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This article is devoted to the sociological analysis of judicial proceedings in Russia. The study is based on data collected through participant observation in Russian criminal courts in 2014–2015. I focus on the following topics: public access to judicial proceedings, the orientation of judges towards the audience, ceremonial and procedural rules of social interaction and their enforcement, and transformation of the social status of a defendant during trials. In the theoretical section, I outline the differences between a theatrical play and a court hearing. Unlike in a theater, in a courtroom playing a role has consequences. However, the concept of performance remains useful in describing court hearings. The article offers three explanations of the performativity of judicial proceedings: political, legal, and social. The difference between the approaches is relates to the type of audience for which trials are performed: ordinary citizens, the judge, or the defendant. Analyzing the results of observations, the study tries to answer the question of who is the main audience in Russian courts. The reluctance to make court hearings more transparent and accessible to lay people, disregard for procedural rules, the violation of defendants’ rights, the frequently reduced procedures for examining criminal cases—all these factors affect public perception of Russian courts as places where fair justice is produced. I conclude that trials in Russia are a theater without a public, an argument without adversity, and a ritual without sacredness. Judges are engaged in routine bureaucratic activities where little space remains for making professional judgments and applying judicial discretion.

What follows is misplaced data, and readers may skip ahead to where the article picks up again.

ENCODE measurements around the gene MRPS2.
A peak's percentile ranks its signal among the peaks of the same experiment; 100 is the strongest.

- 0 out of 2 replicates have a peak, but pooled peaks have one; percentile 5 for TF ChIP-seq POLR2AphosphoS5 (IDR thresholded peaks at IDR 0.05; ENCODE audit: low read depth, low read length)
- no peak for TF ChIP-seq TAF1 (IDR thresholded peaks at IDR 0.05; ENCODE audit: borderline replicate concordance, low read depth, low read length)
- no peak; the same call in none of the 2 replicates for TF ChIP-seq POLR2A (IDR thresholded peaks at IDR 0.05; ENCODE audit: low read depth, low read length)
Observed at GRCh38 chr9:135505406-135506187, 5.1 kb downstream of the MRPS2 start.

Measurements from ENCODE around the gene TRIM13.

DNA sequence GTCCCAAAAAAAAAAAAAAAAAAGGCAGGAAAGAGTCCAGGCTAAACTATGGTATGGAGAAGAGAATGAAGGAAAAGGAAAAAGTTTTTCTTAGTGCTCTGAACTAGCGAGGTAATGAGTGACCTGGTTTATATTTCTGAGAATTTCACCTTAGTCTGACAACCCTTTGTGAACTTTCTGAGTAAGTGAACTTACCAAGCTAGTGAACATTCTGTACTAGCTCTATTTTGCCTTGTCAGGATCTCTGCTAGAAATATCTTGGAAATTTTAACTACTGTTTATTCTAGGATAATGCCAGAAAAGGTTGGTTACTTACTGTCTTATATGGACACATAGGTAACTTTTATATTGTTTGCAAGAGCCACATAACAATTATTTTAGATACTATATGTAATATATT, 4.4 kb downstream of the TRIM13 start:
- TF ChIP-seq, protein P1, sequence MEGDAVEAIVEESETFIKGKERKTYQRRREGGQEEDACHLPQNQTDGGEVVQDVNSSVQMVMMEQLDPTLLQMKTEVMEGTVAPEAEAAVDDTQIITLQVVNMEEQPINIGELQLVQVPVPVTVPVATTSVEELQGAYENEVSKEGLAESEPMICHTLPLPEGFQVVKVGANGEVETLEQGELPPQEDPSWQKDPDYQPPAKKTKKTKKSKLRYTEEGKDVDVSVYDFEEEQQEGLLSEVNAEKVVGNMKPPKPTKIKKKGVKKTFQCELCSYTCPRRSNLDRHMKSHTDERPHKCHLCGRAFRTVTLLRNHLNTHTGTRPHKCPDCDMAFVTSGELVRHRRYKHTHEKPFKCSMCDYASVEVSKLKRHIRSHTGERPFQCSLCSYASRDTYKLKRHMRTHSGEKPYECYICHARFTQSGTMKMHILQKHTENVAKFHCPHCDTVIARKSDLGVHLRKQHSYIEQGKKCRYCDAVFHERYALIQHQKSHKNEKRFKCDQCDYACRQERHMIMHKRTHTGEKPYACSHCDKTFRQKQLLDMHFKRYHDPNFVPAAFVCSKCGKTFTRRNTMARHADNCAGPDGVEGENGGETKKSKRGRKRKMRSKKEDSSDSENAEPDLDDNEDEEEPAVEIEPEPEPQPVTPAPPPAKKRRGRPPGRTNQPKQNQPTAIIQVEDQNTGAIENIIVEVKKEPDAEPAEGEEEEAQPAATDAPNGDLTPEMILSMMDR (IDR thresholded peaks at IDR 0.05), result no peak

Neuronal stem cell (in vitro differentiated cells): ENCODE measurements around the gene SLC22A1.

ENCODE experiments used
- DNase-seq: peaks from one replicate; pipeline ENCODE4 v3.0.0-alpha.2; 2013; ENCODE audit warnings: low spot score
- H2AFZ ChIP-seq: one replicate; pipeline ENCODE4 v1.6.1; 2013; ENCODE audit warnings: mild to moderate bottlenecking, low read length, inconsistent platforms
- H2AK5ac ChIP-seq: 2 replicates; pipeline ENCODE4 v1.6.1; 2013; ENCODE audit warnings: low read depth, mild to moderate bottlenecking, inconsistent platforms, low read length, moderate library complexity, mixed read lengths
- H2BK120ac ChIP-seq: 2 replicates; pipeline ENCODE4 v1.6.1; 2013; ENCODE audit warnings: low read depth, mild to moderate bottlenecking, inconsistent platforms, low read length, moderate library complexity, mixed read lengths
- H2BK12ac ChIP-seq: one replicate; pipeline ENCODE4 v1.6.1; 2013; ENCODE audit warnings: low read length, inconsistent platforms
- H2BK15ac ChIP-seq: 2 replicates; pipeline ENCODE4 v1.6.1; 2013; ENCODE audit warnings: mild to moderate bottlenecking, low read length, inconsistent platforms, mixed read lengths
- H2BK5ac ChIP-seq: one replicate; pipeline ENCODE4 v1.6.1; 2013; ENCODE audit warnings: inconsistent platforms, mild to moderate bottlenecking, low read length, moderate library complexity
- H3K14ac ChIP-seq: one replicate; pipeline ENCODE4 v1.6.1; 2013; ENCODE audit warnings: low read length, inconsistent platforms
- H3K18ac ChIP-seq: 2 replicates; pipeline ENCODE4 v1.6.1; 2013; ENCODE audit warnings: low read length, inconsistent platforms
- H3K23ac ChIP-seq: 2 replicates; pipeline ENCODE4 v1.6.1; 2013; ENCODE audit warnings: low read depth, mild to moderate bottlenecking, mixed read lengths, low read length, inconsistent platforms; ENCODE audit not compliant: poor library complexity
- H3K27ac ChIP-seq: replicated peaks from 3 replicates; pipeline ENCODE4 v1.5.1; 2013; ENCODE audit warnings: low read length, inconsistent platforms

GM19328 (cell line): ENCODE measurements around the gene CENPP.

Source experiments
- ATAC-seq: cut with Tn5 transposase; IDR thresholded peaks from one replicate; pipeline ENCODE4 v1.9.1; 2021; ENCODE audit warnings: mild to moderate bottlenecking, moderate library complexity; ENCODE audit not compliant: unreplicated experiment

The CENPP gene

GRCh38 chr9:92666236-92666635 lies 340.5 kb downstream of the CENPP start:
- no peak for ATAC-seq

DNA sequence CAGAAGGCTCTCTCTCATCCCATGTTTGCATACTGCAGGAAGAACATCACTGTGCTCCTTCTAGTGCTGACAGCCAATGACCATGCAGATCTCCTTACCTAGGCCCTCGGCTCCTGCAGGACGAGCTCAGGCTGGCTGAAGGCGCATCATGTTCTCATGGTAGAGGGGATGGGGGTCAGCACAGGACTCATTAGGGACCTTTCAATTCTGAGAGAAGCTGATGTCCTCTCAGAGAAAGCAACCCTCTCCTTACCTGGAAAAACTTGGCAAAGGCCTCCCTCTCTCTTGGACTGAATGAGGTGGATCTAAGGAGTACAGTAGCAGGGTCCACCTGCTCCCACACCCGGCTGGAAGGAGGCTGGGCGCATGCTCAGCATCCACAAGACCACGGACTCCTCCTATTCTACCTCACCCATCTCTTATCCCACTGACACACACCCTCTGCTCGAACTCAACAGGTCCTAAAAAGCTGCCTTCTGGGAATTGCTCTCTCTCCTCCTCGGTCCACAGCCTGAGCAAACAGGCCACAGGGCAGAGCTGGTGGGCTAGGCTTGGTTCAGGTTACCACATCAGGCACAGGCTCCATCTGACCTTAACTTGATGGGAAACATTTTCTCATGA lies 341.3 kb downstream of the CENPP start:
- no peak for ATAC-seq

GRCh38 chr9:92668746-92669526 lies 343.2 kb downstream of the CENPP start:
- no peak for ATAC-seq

Article in Russian.
Judicial Proceedings, Status Degradation, Ceremony, Audience, Observations, Rule of Law, Russian Courts
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